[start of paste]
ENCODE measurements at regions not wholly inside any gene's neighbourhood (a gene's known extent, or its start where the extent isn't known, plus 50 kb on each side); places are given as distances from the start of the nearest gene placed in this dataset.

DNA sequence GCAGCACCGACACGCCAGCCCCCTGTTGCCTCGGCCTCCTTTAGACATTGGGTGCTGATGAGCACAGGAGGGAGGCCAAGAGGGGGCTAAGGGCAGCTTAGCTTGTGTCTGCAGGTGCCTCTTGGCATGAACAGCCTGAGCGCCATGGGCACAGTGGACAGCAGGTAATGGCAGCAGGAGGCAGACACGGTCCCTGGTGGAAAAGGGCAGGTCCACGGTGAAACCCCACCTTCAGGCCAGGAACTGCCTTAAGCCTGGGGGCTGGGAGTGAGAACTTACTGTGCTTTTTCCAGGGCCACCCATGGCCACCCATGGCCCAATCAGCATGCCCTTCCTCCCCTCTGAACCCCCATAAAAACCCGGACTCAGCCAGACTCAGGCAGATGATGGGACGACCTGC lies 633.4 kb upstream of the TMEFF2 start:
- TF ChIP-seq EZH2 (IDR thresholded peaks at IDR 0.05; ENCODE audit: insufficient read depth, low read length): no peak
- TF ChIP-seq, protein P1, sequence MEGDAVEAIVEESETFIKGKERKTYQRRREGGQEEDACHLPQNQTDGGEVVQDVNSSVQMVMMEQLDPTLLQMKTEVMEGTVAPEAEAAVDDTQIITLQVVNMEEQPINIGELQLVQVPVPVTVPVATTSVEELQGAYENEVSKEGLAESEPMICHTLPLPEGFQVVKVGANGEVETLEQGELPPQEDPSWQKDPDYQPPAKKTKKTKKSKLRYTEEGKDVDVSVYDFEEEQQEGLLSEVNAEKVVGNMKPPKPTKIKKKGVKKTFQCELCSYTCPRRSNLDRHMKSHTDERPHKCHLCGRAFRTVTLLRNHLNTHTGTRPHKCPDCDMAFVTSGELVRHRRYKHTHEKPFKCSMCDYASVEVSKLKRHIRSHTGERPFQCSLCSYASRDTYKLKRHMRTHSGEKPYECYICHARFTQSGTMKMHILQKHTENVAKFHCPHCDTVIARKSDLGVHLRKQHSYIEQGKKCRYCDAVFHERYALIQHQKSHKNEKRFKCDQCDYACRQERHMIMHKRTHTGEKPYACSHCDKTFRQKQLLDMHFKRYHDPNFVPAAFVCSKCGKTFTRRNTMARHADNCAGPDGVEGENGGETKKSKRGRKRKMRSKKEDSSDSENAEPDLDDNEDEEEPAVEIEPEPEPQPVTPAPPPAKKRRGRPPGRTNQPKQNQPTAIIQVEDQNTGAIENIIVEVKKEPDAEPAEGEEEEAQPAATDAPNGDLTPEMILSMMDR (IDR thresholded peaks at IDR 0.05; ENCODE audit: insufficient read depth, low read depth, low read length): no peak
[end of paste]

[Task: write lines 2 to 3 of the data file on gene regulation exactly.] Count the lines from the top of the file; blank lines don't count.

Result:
DNA sequence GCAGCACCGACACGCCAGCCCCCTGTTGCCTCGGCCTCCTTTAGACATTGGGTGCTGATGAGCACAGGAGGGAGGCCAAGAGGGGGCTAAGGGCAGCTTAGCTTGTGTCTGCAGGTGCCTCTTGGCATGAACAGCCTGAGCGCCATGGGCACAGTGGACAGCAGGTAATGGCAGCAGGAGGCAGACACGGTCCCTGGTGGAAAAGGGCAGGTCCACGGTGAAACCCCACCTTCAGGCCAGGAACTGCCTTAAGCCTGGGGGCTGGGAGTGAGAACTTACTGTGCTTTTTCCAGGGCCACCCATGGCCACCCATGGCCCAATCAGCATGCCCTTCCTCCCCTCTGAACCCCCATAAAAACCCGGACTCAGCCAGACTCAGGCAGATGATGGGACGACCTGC lies 633.4 kb upstream of the TMEFF2 start:
- TF ChIP-seq EZH2 (IDR thresholded peaks at IDR 0.05; ENCODE audit: insufficient read depth, low read length): no peak